Industry Paper: Ship Breaking Industry in Bangladesh

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Date Submitted: 01/05/2012 07:52 PM

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Ship breaking is the process of dismantling an obsolete vessel’s structure for scrapping or disposal. Conducted at a pier or dry dock or dismantling ship, it includes a wide range of activities, from removing all gears and equipment to cutting down the ship’s infrastructure. Ship breaking is a challenging process, due to the structural complexity of ships and the many environmental, safety, and health issues involved (OSHA, 2001).

Ship breaking activities are being practiced in the coastal areas of Bangladesh and have gained importance in the macro and micro-economy of poverty stricken Bangladesh. Increasing demand of raw materials for re-rolling mills and other purposes and negative impacts on our coastal environments, ship breaking activities present both challenges and opportunities for coastal zone management in a holistic manner. These activities exemplify both the potentialities and the dangers of an increasingly globalised economy.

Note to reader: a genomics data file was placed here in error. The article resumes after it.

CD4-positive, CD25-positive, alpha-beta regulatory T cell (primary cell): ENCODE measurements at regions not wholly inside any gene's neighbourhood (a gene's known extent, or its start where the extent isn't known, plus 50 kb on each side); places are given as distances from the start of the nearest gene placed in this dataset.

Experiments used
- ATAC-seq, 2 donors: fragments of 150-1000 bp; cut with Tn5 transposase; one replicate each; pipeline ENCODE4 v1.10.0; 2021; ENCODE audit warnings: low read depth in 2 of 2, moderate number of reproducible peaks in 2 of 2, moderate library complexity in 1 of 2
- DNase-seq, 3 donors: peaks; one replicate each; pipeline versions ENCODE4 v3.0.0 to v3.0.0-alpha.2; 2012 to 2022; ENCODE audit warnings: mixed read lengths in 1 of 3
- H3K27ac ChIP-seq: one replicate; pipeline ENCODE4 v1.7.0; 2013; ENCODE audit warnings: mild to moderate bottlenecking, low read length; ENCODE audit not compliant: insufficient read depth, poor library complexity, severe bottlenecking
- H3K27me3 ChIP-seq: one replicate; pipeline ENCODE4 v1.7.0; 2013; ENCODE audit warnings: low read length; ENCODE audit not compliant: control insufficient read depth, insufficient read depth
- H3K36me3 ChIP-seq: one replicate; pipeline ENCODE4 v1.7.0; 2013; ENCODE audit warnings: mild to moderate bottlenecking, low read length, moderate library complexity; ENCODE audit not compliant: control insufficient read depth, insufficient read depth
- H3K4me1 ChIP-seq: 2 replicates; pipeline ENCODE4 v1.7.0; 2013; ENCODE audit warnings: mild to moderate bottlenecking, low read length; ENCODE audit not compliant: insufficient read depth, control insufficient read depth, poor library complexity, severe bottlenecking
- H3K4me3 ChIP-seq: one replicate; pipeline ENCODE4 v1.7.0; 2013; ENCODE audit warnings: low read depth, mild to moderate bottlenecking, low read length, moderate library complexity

This activity began in 1969 and since then it has earned a good reputation for being profitable but at a great environmental cost. Various refuse and disposable materials are being discharged and spilled from scrapped ships and often get mixed with the beach soil and sea water which in turn has a negative impact on our coastal environment and biodiversity.

Moreover, accidents are normal phenomena in the ship breaking yards. Over the last 20 years more than 400 workers have been killed and 6,000 were seriously injured. Due to unconsciousness and lack of government patronization, the activities are facing several internal and external problems (YPSA, 2005). Considering all these facts, a distinct and well-balanced policy is necessary for sustainable ship breaking activities.

The factors behind migration of ship breaking activities to Bangladesh are of varying nature:

1. Low paid available labor force, as ship breaking is a labor intensive industry relying on unsophisticated...